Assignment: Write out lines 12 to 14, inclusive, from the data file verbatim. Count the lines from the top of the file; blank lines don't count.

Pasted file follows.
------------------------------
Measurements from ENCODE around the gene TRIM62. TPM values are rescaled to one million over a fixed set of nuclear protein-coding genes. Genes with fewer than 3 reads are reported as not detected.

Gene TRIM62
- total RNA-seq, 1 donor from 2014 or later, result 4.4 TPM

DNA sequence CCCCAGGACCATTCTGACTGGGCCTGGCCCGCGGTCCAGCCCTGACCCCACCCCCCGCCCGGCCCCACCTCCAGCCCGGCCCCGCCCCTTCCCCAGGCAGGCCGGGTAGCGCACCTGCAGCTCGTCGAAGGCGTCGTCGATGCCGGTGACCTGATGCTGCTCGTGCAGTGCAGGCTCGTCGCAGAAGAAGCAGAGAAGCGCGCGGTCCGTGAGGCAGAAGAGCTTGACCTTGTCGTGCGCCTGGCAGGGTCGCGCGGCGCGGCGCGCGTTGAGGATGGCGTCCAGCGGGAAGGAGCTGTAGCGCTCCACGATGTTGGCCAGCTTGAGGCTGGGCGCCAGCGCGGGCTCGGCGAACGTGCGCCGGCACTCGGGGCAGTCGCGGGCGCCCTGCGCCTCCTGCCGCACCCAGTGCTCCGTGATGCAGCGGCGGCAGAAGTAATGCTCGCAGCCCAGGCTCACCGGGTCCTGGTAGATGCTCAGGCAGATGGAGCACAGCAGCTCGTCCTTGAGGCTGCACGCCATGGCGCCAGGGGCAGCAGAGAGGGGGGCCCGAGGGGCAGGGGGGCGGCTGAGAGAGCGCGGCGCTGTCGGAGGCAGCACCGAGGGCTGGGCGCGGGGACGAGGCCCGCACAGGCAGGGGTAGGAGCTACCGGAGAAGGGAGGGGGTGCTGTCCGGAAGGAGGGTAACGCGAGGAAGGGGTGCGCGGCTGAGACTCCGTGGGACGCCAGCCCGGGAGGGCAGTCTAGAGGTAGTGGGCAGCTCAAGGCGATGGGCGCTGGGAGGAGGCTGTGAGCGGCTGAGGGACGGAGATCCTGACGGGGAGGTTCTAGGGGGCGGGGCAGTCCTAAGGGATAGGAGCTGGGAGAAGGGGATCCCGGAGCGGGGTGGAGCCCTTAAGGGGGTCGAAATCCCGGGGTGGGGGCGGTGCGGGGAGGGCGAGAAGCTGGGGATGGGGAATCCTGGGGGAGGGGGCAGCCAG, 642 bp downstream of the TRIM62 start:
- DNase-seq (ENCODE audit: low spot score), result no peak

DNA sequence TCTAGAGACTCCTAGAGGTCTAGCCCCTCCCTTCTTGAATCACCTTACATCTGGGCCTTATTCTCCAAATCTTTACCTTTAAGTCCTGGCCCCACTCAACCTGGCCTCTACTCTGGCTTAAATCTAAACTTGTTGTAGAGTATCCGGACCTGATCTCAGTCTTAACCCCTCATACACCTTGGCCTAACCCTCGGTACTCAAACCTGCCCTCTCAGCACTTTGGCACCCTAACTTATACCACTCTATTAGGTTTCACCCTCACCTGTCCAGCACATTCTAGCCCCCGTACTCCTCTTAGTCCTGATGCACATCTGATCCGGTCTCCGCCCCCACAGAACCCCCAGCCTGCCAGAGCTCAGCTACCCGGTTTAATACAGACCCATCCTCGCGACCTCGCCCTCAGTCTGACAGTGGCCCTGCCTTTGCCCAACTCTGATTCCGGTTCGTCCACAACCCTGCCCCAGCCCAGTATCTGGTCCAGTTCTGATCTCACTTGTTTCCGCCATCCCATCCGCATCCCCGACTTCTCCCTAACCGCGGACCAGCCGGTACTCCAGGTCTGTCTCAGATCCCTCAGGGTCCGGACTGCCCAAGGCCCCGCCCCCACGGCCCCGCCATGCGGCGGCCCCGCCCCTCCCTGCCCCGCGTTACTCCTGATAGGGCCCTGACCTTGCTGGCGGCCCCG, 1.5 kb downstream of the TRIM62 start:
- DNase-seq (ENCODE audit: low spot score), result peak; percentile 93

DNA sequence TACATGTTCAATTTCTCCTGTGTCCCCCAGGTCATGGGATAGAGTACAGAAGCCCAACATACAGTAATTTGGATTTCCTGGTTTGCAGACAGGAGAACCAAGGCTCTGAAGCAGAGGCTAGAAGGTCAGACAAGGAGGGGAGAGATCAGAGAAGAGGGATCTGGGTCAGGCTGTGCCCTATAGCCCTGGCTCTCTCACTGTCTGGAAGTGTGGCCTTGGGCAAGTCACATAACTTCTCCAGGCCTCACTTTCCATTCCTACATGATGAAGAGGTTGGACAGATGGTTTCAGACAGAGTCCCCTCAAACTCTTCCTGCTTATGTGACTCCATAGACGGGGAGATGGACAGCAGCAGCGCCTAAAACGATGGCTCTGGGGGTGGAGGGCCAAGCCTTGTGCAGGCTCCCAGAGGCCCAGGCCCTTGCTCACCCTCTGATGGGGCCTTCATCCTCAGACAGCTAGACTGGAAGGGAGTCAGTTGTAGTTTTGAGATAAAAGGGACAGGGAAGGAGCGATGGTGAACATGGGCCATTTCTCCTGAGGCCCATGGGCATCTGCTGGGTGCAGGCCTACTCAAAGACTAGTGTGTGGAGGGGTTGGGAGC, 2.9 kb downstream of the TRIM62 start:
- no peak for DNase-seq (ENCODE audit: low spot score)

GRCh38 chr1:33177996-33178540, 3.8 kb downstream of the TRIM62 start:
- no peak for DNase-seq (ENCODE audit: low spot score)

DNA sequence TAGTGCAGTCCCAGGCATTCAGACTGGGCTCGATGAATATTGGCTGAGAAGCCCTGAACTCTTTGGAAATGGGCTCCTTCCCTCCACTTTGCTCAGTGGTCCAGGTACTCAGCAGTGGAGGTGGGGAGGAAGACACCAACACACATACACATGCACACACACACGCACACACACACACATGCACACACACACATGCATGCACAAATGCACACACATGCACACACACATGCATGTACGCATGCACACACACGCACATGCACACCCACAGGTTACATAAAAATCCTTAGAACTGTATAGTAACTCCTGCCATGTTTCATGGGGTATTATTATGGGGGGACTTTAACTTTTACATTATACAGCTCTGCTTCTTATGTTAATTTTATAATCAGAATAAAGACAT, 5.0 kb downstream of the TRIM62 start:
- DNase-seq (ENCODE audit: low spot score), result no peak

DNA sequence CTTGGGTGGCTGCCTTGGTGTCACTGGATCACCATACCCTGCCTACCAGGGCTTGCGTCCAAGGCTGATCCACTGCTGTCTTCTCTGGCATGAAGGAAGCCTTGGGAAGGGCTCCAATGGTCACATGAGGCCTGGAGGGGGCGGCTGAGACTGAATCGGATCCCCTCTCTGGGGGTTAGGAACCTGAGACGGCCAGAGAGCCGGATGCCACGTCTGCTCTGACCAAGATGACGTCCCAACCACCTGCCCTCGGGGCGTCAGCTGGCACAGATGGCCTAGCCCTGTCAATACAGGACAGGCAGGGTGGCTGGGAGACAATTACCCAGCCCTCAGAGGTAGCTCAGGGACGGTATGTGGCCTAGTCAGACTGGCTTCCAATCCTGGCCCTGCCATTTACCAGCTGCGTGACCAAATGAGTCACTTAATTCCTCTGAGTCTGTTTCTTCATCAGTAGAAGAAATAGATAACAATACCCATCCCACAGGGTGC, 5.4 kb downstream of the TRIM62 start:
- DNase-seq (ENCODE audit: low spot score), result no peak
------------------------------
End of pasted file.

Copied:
DNA sequence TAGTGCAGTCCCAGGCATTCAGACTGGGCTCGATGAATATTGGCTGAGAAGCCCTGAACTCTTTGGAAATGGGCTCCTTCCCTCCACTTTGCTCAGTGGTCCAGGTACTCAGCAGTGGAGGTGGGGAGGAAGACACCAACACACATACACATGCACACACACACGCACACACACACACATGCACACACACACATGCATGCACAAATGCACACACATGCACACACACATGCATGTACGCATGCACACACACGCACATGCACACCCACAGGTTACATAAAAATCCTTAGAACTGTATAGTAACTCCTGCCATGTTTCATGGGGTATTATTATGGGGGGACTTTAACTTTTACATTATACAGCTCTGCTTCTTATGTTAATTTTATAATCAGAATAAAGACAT, 5.0 kb downstream of the TRIM62 start:
- DNase-seq (ENCODE audit: low spot score), result no peak

DNA sequence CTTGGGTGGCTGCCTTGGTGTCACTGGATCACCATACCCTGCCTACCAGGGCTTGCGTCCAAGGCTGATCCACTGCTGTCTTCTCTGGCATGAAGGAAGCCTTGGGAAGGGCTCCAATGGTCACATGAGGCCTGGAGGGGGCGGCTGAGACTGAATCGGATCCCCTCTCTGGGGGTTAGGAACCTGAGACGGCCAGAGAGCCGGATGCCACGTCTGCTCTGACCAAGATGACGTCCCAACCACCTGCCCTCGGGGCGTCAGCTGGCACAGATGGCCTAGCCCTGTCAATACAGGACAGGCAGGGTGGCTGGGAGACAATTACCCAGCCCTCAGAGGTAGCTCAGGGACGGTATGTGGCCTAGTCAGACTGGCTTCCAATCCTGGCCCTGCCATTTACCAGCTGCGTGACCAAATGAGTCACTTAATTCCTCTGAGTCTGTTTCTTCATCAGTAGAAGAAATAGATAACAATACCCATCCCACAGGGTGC, 5.4 kb downstream of the TRIM62 start: